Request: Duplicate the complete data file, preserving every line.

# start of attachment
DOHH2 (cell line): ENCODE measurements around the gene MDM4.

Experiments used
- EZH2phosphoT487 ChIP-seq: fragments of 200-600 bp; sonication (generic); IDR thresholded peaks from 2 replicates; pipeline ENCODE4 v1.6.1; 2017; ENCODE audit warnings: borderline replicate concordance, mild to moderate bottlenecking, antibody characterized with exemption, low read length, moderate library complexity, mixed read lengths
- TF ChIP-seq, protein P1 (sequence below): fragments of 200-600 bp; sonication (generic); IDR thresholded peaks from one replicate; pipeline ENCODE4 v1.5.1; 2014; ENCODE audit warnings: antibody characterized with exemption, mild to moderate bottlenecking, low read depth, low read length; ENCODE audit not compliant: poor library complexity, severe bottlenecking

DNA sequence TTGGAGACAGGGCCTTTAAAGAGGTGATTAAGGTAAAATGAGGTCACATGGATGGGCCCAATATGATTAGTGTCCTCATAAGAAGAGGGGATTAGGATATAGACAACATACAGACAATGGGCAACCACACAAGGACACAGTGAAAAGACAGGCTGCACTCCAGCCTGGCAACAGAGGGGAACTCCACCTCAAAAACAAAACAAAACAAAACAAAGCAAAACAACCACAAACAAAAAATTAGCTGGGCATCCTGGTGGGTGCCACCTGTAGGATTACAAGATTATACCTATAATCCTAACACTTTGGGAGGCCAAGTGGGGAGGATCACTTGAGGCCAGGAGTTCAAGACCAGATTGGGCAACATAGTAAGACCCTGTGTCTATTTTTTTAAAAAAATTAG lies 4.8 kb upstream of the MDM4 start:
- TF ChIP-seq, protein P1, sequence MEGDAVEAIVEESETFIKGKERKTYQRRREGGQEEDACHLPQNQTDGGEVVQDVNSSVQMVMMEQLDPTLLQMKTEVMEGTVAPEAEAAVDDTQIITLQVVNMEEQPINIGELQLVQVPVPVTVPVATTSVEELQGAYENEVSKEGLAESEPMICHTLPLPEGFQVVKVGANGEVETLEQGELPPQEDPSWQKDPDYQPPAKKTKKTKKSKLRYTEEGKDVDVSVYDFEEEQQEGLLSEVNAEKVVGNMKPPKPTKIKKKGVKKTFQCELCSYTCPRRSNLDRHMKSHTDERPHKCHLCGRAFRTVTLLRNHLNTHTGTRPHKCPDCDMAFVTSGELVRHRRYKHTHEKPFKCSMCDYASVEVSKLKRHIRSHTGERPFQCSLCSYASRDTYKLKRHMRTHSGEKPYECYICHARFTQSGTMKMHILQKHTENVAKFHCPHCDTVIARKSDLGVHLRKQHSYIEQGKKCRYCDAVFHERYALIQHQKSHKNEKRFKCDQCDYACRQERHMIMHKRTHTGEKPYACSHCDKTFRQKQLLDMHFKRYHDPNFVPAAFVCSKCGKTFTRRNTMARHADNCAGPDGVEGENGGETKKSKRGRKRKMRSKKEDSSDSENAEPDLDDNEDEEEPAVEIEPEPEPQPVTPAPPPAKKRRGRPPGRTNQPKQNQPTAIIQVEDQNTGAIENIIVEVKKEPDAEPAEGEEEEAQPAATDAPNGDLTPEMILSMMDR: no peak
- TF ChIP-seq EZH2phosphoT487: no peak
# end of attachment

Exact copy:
DOHH2 (cell line): ENCODE measurements around the gene MDM4.

Experiments used
- EZH2phosphoT487 ChIP-seq: fragments of 200-600 bp; sonication (generic); IDR thresholded peaks from 2 replicates; pipeline ENCODE4 v1.6.1; 2017; ENCODE audit warnings: borderline replicate concordance, mild to moderate bottlenecking, antibody characterized with exemption, low read length, moderate library complexity, mixed read lengths
- TF ChIP-seq, protein P1 (sequence below): fragments of 200-600 bp; sonication (generic); IDR thresholded peaks from one replicate; pipeline ENCODE4 v1.5.1; 2014; ENCODE audit warnings: antibody characterized with exemption, mild to moderate bottlenecking, low read depth, low read length; ENCODE audit not compliant: poor library complexity, severe bottlenecking

DNA sequence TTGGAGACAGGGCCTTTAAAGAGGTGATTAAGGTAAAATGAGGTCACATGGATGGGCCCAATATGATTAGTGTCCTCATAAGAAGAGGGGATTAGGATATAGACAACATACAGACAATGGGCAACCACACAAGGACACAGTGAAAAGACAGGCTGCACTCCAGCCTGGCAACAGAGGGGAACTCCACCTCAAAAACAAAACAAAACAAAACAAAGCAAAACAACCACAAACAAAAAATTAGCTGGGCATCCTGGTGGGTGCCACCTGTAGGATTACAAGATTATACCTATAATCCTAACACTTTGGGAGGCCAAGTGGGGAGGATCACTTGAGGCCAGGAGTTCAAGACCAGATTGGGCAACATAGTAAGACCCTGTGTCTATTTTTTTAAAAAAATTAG lies 4.8 kb upstream of the MDM4 start:
- TF ChIP-seq, protein P1, sequence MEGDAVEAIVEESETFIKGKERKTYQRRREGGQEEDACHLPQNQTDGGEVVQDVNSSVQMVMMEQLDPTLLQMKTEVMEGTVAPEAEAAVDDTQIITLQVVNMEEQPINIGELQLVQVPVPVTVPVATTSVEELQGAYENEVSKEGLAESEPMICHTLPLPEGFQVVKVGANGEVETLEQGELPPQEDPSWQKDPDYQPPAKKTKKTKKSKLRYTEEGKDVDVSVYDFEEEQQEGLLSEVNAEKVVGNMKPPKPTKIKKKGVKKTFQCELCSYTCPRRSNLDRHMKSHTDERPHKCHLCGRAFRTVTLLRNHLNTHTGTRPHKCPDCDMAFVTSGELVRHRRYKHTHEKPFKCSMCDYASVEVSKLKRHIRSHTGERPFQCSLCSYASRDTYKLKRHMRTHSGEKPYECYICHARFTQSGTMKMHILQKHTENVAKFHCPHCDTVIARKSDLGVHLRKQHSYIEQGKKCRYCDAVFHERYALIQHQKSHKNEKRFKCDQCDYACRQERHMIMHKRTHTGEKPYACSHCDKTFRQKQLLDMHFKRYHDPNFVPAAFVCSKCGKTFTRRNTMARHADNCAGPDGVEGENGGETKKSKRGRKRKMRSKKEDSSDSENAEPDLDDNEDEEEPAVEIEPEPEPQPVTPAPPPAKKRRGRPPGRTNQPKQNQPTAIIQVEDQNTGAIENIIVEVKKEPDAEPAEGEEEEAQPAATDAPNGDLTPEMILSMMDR: no peak
- TF ChIP-seq EZH2phosphoT487: no peak